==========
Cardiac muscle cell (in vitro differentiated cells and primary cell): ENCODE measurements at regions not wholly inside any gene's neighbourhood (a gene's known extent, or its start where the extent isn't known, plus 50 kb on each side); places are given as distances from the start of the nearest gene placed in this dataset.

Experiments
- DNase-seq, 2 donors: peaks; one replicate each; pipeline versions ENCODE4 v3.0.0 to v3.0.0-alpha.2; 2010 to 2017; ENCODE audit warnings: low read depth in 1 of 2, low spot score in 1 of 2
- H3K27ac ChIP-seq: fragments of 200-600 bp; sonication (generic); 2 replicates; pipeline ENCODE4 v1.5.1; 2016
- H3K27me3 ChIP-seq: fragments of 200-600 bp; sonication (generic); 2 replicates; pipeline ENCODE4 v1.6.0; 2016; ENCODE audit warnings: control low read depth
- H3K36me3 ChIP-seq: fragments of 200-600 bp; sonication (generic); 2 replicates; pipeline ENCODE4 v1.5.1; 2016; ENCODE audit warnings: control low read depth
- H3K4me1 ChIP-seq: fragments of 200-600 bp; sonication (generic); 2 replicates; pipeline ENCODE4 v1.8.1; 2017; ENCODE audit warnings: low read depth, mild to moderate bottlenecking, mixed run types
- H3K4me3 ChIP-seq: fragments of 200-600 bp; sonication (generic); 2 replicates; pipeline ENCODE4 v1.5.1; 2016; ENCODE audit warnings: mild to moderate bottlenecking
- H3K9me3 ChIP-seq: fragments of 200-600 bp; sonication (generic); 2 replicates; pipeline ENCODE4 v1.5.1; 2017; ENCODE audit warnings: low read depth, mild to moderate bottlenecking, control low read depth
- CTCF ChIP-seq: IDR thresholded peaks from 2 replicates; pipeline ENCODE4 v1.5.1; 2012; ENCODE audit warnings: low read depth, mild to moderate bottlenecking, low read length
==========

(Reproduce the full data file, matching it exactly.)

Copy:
Cardiac muscle cell (in vitro differentiated cells and primary cell): ENCODE measurements at regions not wholly inside any gene's neighbourhood (a gene's known extent, or its start where the extent isn't known, plus 50 kb on each side); places are given as distances from the start of the nearest gene placed in this dataset.

Experiments
- DNase-seq, 2 donors: peaks; one replicate each; pipeline versions ENCODE4 v3.0.0 to v3.0.0-alpha.2; 2010 to 2017; ENCODE audit warnings: low read depth in 1 of 2, low spot score in 1 of 2
- H3K27ac ChIP-seq: fragments of 200-600 bp; sonication (generic); 2 replicates; pipeline ENCODE4 v1.5.1; 2016
- H3K27me3 ChIP-seq: fragments of 200-600 bp; sonication (generic); 2 replicates; pipeline ENCODE4 v1.6.0; 2016; ENCODE audit warnings: control low read depth
- H3K36me3 ChIP-seq: fragments of 200-600 bp; sonication (generic); 2 replicates; pipeline ENCODE4 v1.5.1; 2016; ENCODE audit warnings: control low read depth
- H3K4me1 ChIP-seq: fragments of 200-600 bp; sonication (generic); 2 replicates; pipeline ENCODE4 v1.8.1; 2017; ENCODE audit warnings: low read depth, mild to moderate bottlenecking, mixed run types
- H3K4me3 ChIP-seq: fragments of 200-600 bp; sonication (generic); 2 replicates; pipeline ENCODE4 v1.5.1; 2016; ENCODE audit warnings: mild to moderate bottlenecking
- H3K9me3 ChIP-seq: fragments of 200-600 bp; sonication (generic); 2 replicates; pipeline ENCODE4 v1.5.1; 2017; ENCODE audit warnings: low read depth, mild to moderate bottlenecking, control low read depth
- CTCF ChIP-seq: IDR thresholded peaks from 2 replicates; pipeline ENCODE4 v1.5.1; 2012; ENCODE audit warnings: low read depth, mild to moderate bottlenecking, low read length